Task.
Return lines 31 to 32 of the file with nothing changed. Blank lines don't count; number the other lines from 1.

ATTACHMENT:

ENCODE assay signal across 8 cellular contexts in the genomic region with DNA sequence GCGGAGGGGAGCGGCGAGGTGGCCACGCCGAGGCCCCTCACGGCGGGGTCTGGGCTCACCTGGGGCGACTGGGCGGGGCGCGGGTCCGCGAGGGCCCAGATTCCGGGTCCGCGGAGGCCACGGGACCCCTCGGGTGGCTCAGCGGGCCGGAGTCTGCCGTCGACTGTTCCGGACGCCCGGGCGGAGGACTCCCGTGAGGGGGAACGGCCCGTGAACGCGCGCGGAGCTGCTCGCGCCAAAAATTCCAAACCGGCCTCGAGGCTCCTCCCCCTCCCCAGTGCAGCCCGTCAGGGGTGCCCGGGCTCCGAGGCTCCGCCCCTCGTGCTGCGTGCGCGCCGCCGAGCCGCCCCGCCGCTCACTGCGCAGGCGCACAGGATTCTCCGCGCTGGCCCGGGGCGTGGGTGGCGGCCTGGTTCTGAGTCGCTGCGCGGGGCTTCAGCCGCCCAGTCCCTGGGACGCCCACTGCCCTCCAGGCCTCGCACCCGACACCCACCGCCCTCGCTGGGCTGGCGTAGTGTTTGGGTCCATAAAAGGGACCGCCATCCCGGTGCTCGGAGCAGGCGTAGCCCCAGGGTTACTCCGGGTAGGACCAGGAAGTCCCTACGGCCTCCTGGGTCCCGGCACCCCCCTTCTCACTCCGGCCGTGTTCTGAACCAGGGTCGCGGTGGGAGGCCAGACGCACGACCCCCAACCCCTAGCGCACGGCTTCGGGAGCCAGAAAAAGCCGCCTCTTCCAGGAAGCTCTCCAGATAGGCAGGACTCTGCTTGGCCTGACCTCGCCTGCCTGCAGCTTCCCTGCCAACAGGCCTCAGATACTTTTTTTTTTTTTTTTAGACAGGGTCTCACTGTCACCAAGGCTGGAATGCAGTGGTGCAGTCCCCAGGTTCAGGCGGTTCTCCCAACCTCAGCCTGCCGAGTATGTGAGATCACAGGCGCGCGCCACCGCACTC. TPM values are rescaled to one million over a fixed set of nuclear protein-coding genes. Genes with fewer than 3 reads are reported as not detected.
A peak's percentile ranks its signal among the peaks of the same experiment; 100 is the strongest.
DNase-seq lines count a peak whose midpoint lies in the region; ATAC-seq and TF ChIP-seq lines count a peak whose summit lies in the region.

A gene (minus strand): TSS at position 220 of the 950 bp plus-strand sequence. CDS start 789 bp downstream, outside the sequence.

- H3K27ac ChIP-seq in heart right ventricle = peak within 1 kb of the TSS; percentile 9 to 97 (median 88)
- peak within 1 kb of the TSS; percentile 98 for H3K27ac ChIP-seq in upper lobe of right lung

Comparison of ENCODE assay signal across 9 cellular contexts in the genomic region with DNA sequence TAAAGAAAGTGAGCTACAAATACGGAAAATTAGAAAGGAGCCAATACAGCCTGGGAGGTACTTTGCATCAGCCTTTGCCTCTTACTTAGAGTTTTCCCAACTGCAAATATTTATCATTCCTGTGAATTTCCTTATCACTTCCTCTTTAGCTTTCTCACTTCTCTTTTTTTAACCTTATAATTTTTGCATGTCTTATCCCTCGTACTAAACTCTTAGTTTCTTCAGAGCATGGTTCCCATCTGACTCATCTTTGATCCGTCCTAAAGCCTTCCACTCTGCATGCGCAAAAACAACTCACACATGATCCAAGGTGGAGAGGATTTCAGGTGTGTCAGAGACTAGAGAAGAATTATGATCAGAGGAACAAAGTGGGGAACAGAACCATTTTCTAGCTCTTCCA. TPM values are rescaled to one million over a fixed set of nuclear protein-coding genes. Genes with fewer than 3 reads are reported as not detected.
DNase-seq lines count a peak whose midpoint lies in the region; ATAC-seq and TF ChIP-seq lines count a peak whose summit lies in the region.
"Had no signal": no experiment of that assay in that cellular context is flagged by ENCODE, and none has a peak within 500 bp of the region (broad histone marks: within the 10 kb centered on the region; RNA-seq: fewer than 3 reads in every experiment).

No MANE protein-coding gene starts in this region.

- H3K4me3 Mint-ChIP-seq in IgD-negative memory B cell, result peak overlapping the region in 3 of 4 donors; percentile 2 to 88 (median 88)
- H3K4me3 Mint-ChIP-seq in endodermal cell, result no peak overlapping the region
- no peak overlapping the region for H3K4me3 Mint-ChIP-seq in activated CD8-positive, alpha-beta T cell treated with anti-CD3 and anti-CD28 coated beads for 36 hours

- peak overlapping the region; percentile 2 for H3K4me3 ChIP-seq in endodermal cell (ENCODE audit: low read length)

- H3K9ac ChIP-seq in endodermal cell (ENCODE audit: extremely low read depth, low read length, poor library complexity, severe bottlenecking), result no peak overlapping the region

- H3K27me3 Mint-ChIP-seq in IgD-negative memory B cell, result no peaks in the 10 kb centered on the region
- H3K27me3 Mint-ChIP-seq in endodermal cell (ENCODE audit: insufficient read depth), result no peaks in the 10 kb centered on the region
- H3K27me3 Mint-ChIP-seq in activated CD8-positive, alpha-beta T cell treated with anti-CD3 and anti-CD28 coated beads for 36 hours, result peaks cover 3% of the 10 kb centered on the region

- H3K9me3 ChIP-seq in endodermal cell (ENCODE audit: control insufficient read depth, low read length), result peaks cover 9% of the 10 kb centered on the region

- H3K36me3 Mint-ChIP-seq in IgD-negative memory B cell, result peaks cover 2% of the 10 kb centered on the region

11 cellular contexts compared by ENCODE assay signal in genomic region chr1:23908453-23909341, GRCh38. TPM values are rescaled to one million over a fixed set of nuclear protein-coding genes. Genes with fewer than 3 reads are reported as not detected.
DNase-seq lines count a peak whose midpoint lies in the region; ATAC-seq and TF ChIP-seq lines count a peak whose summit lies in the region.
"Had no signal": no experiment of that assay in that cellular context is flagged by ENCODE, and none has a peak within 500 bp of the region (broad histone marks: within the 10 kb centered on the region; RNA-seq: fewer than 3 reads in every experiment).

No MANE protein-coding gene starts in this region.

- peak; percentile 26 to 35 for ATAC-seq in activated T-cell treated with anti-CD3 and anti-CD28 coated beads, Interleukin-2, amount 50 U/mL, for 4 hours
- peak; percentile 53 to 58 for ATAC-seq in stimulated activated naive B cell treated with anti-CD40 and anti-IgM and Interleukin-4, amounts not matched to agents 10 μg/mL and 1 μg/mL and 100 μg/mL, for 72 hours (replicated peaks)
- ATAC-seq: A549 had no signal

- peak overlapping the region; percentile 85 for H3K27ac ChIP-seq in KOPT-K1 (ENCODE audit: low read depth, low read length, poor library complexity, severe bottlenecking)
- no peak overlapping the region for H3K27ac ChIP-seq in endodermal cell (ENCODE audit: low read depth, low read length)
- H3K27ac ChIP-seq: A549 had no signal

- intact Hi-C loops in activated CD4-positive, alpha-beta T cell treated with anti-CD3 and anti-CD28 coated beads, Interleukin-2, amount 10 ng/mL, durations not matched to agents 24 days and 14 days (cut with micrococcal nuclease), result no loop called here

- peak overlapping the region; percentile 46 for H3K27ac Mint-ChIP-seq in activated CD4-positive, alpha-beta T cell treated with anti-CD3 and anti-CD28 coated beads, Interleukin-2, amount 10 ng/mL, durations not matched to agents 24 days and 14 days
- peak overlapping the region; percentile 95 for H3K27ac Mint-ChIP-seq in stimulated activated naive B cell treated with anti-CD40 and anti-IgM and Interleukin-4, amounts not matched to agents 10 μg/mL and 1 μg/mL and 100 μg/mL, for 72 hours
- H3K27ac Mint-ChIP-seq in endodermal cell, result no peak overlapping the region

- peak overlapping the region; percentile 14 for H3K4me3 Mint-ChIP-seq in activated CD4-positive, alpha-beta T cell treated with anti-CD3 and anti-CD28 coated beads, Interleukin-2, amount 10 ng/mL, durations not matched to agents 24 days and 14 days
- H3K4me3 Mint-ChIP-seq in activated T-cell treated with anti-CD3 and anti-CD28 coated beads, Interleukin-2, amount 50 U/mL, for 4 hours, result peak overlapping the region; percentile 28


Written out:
- intact Hi-C loops in activated CD4-positive, alpha-beta T cell treated with anti-CD3 and anti-CD28 coated beads, Interleukin-2, amount 10 ng/mL, durations not matched to agents 24 days and 14 days (cut with micrococcal nuclease), result no loop called here

- peak overlapping the region; percentile 46 for H3K27ac Mint-ChIP-seq in activated CD4-positive, alpha-beta T cell treated with anti-CD3 and anti-CD28 coated beads, Interleukin-2, amount 10 ng/mL, durations not matched to agents 24 days and 14 days